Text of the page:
10. “You can always adopt/use the services of a surrogate.”
This isn’t inherently bad to say, but it also shouldn’t be the first thing out of your mouth when you hear someone has had or is going to have a hysterectomy. If they bring up parenthood, it’s totally fine, but otherwise, it sort of suggests that reproduction is all you are thinking about. Instead, ask if they are okay, if there is anything they need, if they want to talk about it, etc.
9. “I’ll pray for you.”
Again, this is not an inherently bad thing to say and it might be a good thing to say if they mention being worried and you know that they’ll find comfort in these words BUT if you say this in a different context it can kind of sound like judgment, not unlike the sort of religious judgment discussed below in number 4. If they seem to have accepted the surgery and everything that comes with it, don’t say this.
8. “I could never date you.”
I’ve heard this a number of times, and the funny thing is never once have I actually been trying to date the person expressing these views. When you offer this up without any prompting, what I actually hear is “No one could ever date you,” which is something I honestly struggle with and don’t need to hear reinforced. So, unless you’re actually in a dating situation with someone who has had a hysterectomy, don’t say this. If you are in a dating situation with someone who has had a hysterectomy and you don’t think that you’re okay with that, be nice and don’t actually say it. Yes, they may figure it out, but trust me, I’ve both had people I’ve dated tell me that they couldn’t be with a woman who can’t reproduce and I’ve had people make up excuses to spare my feelings, and the latter is always better, even if I know the truth and it makes me sad.
7. “But having babies is the most important thing a woman can do!”
Funny enough, I’ve never heard anyone say that fathering babies is the most important thing a man can do.
6.”You’re betraying the sisterhood/in collaboration with the patriarchy,” or any version of “Having this surgery is misogynistic/makes you a traitor to women.”
Stop. Just stop. I have a lot of thoughts about the abuses of hysterectomies in medical culture. I think this is an important subject, one that warrants much discussion and I’m glad that there are feminists willing to address this. But any critique that is rooted not in how the procedure has been applied but the fact that it exists is essentialist and cissexist. Furthermore, extending that critique to women who choose the surgery for themselves is really insulting. I’m not a choice feminist. I hate choice feminism with a fiery passion because it is reductive and intellectually lazy. But I find it odd that in a world where the dominant feminism is all about respecting women’s choices even if they are inherently anti-feminist choosing to have a hysterectomy stands out as the betrayal of all women. I don’t owe it to other women, feminist or not, to have a baby or to even have a uterus.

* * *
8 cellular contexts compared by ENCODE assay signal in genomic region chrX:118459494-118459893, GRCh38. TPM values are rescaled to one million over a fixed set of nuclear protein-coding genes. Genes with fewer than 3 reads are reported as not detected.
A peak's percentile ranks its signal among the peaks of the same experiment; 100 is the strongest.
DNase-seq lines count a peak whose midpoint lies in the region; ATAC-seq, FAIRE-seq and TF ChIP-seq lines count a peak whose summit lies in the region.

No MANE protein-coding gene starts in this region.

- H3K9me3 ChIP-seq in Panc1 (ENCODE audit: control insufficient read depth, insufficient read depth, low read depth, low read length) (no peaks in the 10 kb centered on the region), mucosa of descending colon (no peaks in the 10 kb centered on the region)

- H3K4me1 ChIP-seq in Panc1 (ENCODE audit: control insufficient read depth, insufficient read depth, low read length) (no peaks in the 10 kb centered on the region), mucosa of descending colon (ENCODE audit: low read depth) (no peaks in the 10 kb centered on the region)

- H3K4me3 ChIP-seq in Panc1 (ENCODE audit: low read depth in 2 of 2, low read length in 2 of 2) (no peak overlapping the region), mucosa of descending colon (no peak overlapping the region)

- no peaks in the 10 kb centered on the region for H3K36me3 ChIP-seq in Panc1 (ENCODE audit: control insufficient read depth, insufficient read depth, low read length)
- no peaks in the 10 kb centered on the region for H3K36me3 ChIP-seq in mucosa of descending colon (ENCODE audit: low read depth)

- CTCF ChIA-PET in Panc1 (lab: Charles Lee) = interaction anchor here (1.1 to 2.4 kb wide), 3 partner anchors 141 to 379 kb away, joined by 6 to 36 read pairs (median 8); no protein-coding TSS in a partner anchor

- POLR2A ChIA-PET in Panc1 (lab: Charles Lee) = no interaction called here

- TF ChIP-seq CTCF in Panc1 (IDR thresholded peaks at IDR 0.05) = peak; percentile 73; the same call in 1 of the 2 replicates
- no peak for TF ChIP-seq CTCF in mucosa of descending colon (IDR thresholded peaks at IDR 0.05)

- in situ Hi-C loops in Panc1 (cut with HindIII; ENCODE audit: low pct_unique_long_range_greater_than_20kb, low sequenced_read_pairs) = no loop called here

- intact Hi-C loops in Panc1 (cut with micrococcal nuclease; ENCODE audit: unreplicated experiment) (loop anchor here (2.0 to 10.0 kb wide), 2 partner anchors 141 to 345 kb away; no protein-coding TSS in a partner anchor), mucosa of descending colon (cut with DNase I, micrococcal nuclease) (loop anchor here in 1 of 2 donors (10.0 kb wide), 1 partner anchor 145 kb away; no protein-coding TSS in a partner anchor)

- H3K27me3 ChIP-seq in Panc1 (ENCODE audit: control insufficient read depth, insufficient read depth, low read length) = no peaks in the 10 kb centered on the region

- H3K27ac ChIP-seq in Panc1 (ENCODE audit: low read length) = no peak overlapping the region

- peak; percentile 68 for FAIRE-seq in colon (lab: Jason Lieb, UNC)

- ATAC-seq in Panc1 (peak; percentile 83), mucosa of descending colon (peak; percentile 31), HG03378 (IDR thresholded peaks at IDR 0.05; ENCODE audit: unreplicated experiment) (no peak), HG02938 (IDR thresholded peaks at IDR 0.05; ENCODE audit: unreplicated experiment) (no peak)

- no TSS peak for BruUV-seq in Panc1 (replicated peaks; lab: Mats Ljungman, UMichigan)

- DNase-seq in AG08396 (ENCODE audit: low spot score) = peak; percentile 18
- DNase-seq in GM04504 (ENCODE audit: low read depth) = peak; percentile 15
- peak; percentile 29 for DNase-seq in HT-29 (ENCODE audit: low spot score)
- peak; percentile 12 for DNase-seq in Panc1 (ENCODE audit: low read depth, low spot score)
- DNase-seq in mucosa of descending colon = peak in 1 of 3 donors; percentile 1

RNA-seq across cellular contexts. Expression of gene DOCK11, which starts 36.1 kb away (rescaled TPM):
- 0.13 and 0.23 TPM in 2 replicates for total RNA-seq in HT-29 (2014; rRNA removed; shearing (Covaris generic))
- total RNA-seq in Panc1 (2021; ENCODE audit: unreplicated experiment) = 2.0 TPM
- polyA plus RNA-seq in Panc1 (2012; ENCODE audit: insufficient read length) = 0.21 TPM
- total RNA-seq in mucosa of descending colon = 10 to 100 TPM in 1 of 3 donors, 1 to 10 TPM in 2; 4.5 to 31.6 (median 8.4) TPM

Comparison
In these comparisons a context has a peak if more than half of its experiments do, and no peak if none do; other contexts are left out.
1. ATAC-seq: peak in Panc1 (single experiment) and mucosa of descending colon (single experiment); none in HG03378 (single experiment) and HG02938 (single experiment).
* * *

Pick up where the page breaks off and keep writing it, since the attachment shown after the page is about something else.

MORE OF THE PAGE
5. “You practically have male privilege now.”
This is something I want to write a larger post about, but there is an idea pervading certain branches of matricentric feminism that women can “opt out” of experiencing misogyny by not having children. If that were the case, wouldn’t there be more women who don’t have children? As you can see from this post, I’ve been harassed about having unprotected sex, more or less fetishized for not being able to reproduce, told that my life has no meaning and I have no worth, and told that I’m not a woman. It’s kind of hard to think that this is not misogyny.
4. “You couldn’t get married in my church” or any other variety of “my religion thinks you’re worthless now.”
If you don’t know me well enough to know what my religious views actually are, it’s pretty fair to say that I’m not practicing any religion that would treat me any differently because I can’t reproduce. Even if the person you are talking to does practice the same religion that you do, it’s really not going to do any good to tell them this. I mean, odds are they’ve sought spiritual counsel on this subject, and even if they haven’t, it’s really none of your business.
3. “So you can have all the unprotected sex you want?”
Yes, and I can get all the sexually transmitted infections I want, too! Avoiding pregnancy isn’t the only not to have unprotected sex and I really hope that most people actually know this. It is worth mentioning that a lot of times I get the impression that the people saying this are really asking is if they can have unprotected sex with me, which is creepy and gross, so don’t do that.
2. “You don’t have periods and you can’t get pregnant? You’re like the perfect girlfriend!”
Your standards for “the perfect girlfriend” seem to be pretty low in that case. When I think of the perfect romantic partner, I think of things like “loves to read” or “finds dachshund puppy videos as adorable as I do” or “Accepts that I am a flawed human being but doesn’t see my lack of a uterus as one of those flaws” or “finds dachshund puppy videos as adorable as I do.” (Yes, it really did need to be said twice.) When people say this what I hear is “It would be fun to have sex without worrying about consequences for a couple months/years before I’m ready to settle down and have children.” Because, while not everyone sees children as part of “settling down” people who take this view inevitably do and they don’t understand that I will get hurt in the process.
1.”Are you really a woman?” or “You aren’t a woman.”
Ah, yes, gender identity. Gender identity is complex and complicated and something I intend to spill a lot of virtual ink on later, but I’m not going to get theoretical here. So in the simplest possible terms: a uterus does not a woman make. (I want that slogan on a coffee mug, like, really badly.) That is really all you need to know. Also, who made you supreme arbiter of gender?